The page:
Militants have killed at least 73 soldiers in an attack on a military base in western Niger – the deadliest in several years.

Twelve soldiers were also injured in the attack in Inates, the army says.

No group has said it was behind the killings.

But militants linked to al-Qaeda and Islamic State have staged deadly attacks across the Sahel region this year despite the presence of thousands of regional and foreign troops.

Security analysts say the insurgency in Niger is escalating at an alarming rate.

Niger’s defence minister, Issoufou Katambe, told the BBC “a large number of terrorists” had been “neutralised”.

Mr Katambe told the BBC that there had been “a fierce battle” with “several hundred” militants in Inates near the border with Mali.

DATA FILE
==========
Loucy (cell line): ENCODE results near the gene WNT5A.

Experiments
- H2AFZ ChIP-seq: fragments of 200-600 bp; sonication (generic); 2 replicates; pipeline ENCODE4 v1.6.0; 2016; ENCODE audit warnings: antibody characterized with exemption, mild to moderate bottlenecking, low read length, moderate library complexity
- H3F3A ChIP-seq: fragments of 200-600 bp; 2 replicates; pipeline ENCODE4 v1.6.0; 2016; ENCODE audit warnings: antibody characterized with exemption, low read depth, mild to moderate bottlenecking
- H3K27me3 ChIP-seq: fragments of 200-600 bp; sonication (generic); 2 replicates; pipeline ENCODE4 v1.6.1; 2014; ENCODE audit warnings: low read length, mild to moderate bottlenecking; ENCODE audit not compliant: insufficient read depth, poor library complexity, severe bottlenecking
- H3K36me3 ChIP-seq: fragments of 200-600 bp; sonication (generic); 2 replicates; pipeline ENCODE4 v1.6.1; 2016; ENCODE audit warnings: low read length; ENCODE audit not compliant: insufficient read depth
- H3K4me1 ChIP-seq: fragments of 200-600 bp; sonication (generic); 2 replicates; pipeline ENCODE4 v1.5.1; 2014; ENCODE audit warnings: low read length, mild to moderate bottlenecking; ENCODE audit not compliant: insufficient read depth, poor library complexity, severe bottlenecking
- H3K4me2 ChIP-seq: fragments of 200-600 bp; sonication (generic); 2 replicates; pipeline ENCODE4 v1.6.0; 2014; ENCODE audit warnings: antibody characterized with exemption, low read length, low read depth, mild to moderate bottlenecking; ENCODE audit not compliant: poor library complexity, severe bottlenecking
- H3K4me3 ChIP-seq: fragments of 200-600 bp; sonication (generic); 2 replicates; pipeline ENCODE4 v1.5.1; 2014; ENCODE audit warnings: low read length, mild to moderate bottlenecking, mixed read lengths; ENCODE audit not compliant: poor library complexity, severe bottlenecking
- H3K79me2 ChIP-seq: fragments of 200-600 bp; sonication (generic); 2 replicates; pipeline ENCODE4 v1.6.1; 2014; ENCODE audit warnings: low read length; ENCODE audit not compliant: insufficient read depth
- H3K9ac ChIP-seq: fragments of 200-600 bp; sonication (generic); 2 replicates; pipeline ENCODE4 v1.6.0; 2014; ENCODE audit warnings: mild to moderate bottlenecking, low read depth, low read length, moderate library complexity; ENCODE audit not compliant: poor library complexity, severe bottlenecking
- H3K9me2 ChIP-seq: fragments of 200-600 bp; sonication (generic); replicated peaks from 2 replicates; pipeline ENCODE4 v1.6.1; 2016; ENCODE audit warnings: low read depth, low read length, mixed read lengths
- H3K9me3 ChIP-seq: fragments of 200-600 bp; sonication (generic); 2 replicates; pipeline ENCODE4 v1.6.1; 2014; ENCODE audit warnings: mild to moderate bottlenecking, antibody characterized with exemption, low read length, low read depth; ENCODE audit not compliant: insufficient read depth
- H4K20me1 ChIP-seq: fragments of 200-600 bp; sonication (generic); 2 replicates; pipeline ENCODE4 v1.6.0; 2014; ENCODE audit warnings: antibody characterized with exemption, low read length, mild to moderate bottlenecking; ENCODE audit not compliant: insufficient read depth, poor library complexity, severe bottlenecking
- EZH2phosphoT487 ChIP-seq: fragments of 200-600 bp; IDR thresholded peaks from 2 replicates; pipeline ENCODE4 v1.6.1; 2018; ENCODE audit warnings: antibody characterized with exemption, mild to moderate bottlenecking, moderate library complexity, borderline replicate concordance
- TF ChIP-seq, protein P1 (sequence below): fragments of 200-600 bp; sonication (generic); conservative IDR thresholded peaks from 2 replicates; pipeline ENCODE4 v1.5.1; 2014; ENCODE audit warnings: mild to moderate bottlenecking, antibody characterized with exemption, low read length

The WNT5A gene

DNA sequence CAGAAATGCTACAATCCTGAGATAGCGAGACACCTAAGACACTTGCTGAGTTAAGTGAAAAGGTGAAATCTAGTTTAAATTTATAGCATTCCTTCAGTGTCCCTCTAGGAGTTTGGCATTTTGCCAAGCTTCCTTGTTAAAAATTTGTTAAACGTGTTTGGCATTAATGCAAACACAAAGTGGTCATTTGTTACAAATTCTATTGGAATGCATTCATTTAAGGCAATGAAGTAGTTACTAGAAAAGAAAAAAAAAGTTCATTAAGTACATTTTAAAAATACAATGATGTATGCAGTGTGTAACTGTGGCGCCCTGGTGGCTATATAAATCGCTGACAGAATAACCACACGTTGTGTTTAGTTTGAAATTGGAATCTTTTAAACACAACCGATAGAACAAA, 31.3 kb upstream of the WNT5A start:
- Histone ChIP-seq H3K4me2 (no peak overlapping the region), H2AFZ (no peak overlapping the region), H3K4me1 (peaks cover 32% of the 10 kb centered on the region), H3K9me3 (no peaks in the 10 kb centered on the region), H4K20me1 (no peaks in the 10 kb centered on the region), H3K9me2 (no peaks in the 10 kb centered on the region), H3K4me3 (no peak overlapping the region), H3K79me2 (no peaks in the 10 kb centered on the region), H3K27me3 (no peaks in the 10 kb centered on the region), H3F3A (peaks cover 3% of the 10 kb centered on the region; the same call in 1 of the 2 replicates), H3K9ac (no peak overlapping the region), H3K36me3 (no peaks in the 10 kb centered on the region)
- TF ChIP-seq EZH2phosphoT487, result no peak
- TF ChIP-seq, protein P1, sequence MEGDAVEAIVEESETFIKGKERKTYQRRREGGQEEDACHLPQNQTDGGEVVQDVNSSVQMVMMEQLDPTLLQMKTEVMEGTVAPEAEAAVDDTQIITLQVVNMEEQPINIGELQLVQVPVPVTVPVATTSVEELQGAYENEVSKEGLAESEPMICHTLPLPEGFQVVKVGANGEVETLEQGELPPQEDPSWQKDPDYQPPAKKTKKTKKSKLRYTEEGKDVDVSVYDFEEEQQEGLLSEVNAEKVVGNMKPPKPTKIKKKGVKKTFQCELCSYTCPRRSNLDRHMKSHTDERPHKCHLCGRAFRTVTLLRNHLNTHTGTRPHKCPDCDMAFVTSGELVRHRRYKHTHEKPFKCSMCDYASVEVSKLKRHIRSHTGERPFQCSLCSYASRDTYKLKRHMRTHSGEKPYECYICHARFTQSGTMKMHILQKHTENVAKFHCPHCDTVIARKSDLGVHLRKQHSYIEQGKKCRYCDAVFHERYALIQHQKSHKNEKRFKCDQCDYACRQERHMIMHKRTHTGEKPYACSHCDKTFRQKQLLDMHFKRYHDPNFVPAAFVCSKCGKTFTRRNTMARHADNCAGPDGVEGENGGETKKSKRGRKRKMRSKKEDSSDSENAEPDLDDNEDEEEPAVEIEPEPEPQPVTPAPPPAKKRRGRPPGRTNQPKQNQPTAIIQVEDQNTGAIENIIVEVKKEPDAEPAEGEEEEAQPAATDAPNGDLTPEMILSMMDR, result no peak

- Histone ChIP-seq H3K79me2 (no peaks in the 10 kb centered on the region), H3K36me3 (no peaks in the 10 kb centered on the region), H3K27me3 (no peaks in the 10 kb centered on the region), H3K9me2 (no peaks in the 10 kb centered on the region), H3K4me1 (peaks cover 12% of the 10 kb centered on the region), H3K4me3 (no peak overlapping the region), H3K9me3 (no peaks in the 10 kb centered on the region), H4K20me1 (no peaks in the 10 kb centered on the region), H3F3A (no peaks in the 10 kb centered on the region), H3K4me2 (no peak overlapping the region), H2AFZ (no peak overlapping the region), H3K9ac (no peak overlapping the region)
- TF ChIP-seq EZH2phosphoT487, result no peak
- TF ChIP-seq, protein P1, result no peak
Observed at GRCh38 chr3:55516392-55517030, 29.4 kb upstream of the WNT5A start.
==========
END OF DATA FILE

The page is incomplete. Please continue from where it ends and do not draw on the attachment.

The attack came days ahead of a planned summit in France, where President Emmanuel Macron and five West African leaders were due to discuss security in the region.

But Mr Macron, along with Niger’s President Mahamadou Issoufou, has now said the summit would be postponed to early next year.

Niger’s government earlier requested a three-month extension to a state of emergency, which was declared two years ago. Niger’s army is struggling to contain the spread of armed groups.

In recent weeks, there have been increasingly bold attacks by militants liked to the Islamic State group in the area of the country close to Mali.

Insurgents are active across the region and Niger is a member of the G5 Sahel group – along with Burkina Faso, Mali, Mauritania and Chad – which aims to fight the militants. French soldiers are deployed in the Sahel to support this effort.

Last month, 13 French soldiers died in Mali when two helicopters collided during an operation against jihadists there.

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